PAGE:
Can you imagine growing up in a house without books? No stories of great adventures, brave heroes or happy endings. What if the characters remained on the pages because you couldn’t understand the words?
This is a daily reality for more than a third of the world’s primary school-aged children who are unable to read, write or count.* Illiteracy not only stops these children discovering the joy of reading, it also keeps them locked in a dangerous cycle of poverty.
But thanks to your support, 1.7 million children are able to tell a different story.
At the start of National Storytelling Week, we’re celebrating the awesome fact that Compassion-supported children are learning to read because of you! Thanks to the school fees, uniforms, books and additional literacy support your sponsorship provides, children are discovering an exciting world of stories in their classrooms and Compassion projects.
Let’s meet seven of these amazing kids.
12-year-old Precious has earnt the title ‘storyteller of the class’ as she loves borrowing books from the library at her Compassion project in Ghana. Her favourite story is Cinderella. “Of all the stories I have read, I like Cinderella the most. I have learnt many lessons from the story that I have been using to advise my friends,” says Precious, who’s determined to become a journalist when she grows up.
Sara won the ‘Tell a Story’ competition which was held by Compassion El Salvador and judged by nationally-renowned writers. Living in San Salvador, where gang violence and corruption is common place, Sara chose to write a story that was not just fun, but also gave an important message to her friends about the dangers around them.
We all have a favourite Bible story and for Joel in Peru his is the parable of the lost sheep. “I enjoy having a Bible because I learn many things about God. My favourite Bible story is about the lost sheep, because the shepherd shows his love towards that little sheep and searches for her,” says Joel. Thanks to your support, every Compassion-supported child receives an age-appropriate Bible.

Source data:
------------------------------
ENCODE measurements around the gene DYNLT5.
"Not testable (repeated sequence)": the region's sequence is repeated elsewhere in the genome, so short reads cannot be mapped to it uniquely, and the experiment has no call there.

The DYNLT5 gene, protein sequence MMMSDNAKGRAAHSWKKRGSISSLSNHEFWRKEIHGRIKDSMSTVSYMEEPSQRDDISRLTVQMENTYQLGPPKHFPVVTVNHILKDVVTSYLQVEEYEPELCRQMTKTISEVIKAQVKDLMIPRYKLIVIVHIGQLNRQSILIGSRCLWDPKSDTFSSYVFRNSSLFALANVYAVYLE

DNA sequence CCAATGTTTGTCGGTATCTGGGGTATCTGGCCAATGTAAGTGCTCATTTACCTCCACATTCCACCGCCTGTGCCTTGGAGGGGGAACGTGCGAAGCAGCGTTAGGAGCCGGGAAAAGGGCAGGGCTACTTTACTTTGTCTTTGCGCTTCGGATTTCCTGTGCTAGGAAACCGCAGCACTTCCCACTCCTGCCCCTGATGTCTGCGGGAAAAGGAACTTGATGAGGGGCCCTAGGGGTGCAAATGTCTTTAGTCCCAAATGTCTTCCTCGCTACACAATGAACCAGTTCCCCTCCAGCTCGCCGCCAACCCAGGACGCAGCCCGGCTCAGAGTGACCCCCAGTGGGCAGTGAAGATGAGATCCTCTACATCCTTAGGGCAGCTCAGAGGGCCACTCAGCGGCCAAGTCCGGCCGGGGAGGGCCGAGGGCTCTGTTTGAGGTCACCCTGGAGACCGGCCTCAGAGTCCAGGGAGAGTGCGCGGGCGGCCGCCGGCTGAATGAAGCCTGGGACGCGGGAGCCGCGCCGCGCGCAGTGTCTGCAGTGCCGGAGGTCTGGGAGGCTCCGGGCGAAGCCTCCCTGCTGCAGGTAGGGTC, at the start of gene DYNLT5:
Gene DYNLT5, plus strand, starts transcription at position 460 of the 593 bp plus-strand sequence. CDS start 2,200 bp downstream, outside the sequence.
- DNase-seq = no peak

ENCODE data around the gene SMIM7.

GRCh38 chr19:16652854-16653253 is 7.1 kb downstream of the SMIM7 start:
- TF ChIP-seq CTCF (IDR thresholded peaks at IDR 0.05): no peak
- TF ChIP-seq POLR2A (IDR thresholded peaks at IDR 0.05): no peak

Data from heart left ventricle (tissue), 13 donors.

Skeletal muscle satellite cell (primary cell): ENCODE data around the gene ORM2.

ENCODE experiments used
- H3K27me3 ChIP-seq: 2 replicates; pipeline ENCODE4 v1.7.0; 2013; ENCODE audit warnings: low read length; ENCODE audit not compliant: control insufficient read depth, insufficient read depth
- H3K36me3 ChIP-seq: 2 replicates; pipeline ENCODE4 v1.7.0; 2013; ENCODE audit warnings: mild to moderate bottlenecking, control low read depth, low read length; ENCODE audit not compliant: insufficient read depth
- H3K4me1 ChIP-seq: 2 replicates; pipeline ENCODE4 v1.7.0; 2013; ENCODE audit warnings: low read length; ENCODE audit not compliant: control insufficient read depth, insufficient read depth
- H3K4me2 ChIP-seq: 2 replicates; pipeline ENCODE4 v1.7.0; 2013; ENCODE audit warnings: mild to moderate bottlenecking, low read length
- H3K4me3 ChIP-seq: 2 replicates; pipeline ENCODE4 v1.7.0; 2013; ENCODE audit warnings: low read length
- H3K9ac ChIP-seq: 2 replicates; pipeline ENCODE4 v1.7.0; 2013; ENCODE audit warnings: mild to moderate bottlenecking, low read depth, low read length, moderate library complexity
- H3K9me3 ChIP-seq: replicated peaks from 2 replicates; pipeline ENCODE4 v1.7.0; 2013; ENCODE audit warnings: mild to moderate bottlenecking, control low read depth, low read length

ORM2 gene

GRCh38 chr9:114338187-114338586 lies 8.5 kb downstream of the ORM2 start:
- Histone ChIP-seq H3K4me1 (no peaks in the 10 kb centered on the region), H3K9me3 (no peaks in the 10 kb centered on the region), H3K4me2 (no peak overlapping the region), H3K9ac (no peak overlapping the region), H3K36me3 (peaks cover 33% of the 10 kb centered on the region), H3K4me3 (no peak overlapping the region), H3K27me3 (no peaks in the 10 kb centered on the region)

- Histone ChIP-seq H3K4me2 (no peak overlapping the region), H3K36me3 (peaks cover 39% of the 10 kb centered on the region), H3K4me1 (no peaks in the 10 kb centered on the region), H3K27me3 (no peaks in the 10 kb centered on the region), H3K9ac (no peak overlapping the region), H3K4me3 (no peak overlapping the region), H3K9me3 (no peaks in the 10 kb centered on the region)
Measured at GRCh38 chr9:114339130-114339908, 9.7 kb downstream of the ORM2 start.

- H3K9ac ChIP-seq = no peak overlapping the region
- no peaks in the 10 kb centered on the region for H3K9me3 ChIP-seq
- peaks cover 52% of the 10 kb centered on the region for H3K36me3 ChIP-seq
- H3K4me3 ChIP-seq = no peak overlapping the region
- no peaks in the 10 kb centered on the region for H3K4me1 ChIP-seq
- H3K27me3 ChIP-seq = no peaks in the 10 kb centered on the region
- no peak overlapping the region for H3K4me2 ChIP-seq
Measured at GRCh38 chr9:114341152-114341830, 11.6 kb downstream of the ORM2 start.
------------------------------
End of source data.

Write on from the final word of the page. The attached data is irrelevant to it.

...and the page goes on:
Frehiwot discovered her love of reading after she joined her Compassion project. “I love reading storybooks as well as studying. Whenever I get free time, I read different books both in Amharic (the language spoken in Ethiopia) and English. I developed the habit of reading books after I got into this programme (Compassion project). I never had access to books before because it was not on my parent’s urgent needs list. Finding a book to read was something I could only dream about.”
Eight-year-old Merry Grace loves going to school where her favourite subject is English. When she gets home she wastes no time in taking out her books and completing her homework. “Saturday is my favourite day of the week,” says Merry Grace. This is the day she goes to her Compassion project where she looks forward to the different activities and letters from her sponsor. Though she still needs help with some of the words, she is always eager to hear a new story from her sponsor.
While she’s too young to read the words herself, Dayana’s mum loves reading Bible stories to her daughter. “Reading the word of God is such a comforting time for me. I enjoy reading the Bible to my little Dayana because God has commanded us to teach our kids all the time and at any age. It has strengthened our faith in God and our family relationship.”
Because Dayana’s mum is able to read, according to the United Nations, she is statistically more likely to send Dayana to school, and place a higher value on girl’s education.**
Eight-year-old Oscar and his friends look forward to reading time at their Compassion project. However, deciding what to read is difficult with such a wide selection of books. Thanks to a generous gift, Oscar’s project has built a toy library which includes several copies of each book. At least there won’t be any arguments over who gets to read it first!
Oscar finally picks a popup book about sea creatures to the delight of his friends who crowd round as he reads it.
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